Web Data Drives Email Relevance

Posted by Stephanie Miller on

We’ve been working with a number of clients lately who are using custom message triggers generated from data pulled from their CRM or web analytics systems. By using a unique identifier in the database such as the login email or sometimes a cookie, we were able to build custom messages that were triggered by specific customer actions. In the end, the result has been a huge lift in response rates.

For instance, we used this data to trigger “abandoned shopping cart” messages to great effect. Due to the nature of these emails, they are usually sent to a small number of subscribers each month. However, the results have been amazing – usually in the 15%-40% lift range.

There are a couple of ways to execute an abandoned shopping cart strategy. One is the direct method where your message would read something like, “Hello. You left a red shirt in your cart. Come back and we’ll give you 10% off.” The negative side to this approach is that it can be somewhat big brotherish, and offering a discount every time may train the consumer to wait for the discount. A more alternative message is, “You left items in your cart and they are about to expire.” This creates the urgency without the discount. Or, you can use what we call the coincidental method. This would go something like “Hi! Red shirts are in and we have some great ones.” This doesn’t mention their cart, but is clearly promoting something in which they have expressed interest.

You can also send triggers from a Wish List feature. In this case, a message is sent when a new, similar item becomes available or if there is a new accessory that matches items in the customer’s Wish List. You can also trigger messages when Wish List items go on sale or are about to be discontinued.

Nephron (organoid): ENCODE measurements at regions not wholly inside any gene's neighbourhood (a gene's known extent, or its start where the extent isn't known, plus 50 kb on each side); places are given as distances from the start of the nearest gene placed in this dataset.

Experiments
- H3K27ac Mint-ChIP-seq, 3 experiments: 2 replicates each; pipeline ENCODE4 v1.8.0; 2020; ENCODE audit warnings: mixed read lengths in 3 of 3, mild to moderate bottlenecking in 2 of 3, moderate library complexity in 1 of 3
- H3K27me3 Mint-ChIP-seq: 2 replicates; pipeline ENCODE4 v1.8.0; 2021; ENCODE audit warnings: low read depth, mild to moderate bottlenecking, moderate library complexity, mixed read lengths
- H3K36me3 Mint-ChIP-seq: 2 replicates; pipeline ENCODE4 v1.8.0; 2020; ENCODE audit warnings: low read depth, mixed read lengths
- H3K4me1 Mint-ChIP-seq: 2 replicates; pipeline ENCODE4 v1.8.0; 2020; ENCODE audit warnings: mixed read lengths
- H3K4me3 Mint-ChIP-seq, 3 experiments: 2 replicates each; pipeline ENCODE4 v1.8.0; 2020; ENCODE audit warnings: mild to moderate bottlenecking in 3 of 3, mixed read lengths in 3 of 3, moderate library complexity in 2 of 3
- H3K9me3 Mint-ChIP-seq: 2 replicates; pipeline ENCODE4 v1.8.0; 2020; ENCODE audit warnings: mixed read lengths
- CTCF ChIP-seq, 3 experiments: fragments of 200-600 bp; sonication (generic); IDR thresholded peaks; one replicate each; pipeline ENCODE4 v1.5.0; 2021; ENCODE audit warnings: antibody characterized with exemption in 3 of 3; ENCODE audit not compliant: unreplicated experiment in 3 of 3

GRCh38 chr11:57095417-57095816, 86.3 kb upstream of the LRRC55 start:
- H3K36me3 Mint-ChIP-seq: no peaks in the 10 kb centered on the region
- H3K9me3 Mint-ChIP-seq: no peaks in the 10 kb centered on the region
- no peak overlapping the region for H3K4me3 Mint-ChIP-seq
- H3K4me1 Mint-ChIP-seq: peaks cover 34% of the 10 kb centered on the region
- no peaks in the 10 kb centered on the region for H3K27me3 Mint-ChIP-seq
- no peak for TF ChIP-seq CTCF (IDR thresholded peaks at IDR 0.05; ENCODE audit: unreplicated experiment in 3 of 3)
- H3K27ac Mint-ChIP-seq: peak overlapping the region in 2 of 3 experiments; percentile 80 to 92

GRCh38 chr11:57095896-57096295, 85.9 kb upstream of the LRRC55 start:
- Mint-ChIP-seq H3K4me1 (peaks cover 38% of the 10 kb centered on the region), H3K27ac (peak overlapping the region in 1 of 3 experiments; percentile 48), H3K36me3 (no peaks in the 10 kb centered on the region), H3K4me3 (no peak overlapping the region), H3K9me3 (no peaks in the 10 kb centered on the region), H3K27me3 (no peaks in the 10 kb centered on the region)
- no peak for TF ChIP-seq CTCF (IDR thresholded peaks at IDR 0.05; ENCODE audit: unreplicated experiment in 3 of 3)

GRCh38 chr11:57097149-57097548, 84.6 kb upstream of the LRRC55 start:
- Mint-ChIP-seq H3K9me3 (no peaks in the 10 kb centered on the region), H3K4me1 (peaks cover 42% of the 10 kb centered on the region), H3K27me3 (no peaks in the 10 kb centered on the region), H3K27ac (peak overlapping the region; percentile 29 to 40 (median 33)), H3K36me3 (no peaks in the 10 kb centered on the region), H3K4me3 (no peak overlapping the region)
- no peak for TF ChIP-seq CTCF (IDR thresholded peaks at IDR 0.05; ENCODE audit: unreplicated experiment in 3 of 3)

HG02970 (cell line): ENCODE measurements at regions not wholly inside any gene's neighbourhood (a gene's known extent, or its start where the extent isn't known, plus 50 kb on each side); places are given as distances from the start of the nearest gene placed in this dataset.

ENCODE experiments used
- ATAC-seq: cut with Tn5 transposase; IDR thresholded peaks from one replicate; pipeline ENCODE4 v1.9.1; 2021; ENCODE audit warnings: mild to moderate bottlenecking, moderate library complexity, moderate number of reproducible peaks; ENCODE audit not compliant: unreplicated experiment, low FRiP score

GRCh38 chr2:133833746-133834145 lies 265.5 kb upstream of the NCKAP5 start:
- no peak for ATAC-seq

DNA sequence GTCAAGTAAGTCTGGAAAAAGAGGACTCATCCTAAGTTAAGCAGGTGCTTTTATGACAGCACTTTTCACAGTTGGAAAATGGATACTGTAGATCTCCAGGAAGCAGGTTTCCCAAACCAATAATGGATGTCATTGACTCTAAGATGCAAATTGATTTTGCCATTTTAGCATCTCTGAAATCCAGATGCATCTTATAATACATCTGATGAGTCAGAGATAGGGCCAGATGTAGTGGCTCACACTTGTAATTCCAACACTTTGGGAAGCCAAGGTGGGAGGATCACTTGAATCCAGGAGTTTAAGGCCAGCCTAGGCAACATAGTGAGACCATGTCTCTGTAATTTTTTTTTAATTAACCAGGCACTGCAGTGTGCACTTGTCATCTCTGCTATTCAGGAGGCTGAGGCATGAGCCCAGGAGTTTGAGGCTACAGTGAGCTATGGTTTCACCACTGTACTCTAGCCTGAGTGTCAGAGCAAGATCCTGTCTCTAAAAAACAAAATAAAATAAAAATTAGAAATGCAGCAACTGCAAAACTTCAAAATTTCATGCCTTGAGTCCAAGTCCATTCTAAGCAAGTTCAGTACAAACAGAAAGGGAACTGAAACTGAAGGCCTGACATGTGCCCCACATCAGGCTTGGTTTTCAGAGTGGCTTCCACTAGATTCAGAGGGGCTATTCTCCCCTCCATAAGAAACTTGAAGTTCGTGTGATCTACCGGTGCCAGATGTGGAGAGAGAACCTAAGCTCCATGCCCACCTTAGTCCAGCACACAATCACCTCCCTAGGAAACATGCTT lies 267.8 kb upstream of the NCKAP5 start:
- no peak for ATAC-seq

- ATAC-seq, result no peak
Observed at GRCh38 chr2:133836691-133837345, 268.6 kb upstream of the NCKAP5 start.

Other clients have used “Welcome” and “Thank You for Visiting” messages directed at buyers who are new to the site, but neglected to sign up for their email program. This soft sell approach is a great way to recapture lost prospects since it promotes the newsletter program, rather than presenting a “buy now” offer.

Another way to generate relevant email message triggers is through an internal append of the web analytics data. For example, one client gathered all website visitors that did not sign up for the email program,matched them to the customer file, and then sent either a catalog or an email invitation to join the newsletter list. These type of message usually include an offer or discount based on order size. These work well since the emails were sent to existing customers.

To build loyalty for B2B clients, we’ve done follow ups on certain product benefits or provided helpful content based on how much time the person spent on the website.

There are tons of ways to craft meaningful and relevant emails by mining your database and being smart about your messaging. The trick is to focus on the triggered messages that are easy to do, but also reach the highest collective audience. You don’t want to send multiple triggers to the same people all the time. Moreover, you want to reach a wide enough base over the course of a month or quarter so that the total incremental lift in revenue is strong enough to make a difference.

The best way to take advantage of this opportunity is to test a few logical starting points like abandoned carts, downloads or website browsers. As always, be careful to watch your privacy policy and your frequency on these, as they are not opt in and can cause complaints if not done well.

Have you done some effective segmentation triggers? I’d love to know about them, and would like to gather as many case studies as possible for a session I’m leading at the Email Insider Summit in December. Let me know if you can share your story!


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